Real Estate Law in Michigan
In Fraser, real estate law can affect just about anything involving the use, purchase, or sale of land and fixtures to land, such as buildings.
The numerous laws affecting real estate in Fraser can sometimes feel overwhelming in their volume and complexity. This might apply doubly when your case involves a foreclosure, or a construction dispute.
So, if you're planning on engaging in any kind of real estate transaction, it's critical that you learn at least the basics of real estate law in Fraser.
Knowing the law can serve you in a variety of ways: it can put you in a better negotiating position, it can help you spot unlawful terms in lease agreements, and confirm that you know your rights if a dispute arises, among other things.
Common Real Estate Law Issues in Fraser
Financing: The majority of people in Fraser can't afford to make a major real estate purchase by paying the full purchase price up front. Most people and small businesses, therefore, use a mortgage to make real estate purchases. A mortgage is a loan issued for the purpose of buying a piece of property, with the bank obtaining a security interest in that property until the loan and interest are paid off.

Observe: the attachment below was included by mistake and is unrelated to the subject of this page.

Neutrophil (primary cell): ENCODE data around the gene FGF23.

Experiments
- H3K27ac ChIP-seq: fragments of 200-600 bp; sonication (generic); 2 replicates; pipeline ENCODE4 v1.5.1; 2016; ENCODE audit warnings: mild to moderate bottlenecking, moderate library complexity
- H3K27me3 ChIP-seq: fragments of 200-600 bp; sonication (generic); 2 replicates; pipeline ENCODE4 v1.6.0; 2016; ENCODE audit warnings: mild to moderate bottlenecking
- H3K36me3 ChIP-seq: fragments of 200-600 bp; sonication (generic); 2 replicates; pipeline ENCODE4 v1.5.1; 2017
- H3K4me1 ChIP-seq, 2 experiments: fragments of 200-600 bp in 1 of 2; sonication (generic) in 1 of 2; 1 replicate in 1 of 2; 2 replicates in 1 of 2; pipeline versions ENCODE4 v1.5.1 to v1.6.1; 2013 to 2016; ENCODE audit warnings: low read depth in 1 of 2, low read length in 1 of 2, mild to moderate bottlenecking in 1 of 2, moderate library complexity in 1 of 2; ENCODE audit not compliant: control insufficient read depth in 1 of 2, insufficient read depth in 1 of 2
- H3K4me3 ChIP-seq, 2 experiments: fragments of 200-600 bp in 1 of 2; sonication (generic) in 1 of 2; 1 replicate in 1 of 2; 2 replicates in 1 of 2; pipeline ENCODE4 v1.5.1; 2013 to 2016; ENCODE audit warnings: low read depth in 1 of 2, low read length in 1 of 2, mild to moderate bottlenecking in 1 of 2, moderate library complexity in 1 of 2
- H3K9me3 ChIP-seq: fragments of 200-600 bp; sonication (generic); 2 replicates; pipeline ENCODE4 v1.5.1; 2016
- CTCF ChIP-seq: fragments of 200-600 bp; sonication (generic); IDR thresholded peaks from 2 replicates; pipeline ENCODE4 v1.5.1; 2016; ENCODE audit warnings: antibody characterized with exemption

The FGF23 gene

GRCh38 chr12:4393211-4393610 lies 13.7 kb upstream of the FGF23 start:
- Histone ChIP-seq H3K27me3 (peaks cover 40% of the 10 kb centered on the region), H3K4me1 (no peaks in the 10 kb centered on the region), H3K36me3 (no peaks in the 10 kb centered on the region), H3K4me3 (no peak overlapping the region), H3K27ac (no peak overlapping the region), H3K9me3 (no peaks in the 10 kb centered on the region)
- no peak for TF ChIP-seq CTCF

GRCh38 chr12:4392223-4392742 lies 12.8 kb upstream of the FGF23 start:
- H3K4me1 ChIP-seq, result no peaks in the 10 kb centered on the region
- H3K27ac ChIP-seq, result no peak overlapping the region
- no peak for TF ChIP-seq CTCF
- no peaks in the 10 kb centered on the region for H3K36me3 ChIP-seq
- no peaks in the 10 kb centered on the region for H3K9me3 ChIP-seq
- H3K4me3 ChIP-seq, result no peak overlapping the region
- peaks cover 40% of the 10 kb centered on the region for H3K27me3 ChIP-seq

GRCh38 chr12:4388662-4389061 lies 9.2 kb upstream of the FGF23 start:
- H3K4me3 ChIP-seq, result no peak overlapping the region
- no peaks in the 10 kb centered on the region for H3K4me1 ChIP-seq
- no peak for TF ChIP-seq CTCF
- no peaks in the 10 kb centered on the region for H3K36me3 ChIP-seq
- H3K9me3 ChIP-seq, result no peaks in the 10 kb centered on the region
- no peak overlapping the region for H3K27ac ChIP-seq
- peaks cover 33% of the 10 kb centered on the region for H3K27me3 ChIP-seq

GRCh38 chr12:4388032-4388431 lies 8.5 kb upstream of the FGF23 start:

Zoning: Zoning laws establish rules saying what kinds of buildings are allowed in various areas of a city or town. These rules serve a variety of purposes. For example, they usually protect residents by making it illegal for industrial facilities to be built in residential areas. This also protects industries, allowing them to do their business without being bothered by constant complaints and lawsuits from their residential neighbors.
Duty of Disclosure: Sellers of homes are bound by a legal duty to disclose defects in the home to prospective buyers, before they purchase the house. Any defect which the seller knows (or reasonably should know) about, and which cannot be discovered by the buyer through an ordinary inspection, must be disclosed to the buyer.
Implied Warranties: Every lease of a residential unit in Fraser carries with it an implicit promise by the owner that the unit will meet some basic minimum requirements for human habitability. There are many factors that go into deciding if an unit is "habitable," but there are a few essentials, and they include running water, heat, electricity, and adequate shelter from the elements.
Can a Fraser Real Estate Lawyer Help?
Because the issues discussed above can get complicated for laypersons, if you have a real estate issue, such as an eviction, or a construction dispute, you should not hesitate to contact a Fraser real estate attorney ASAP.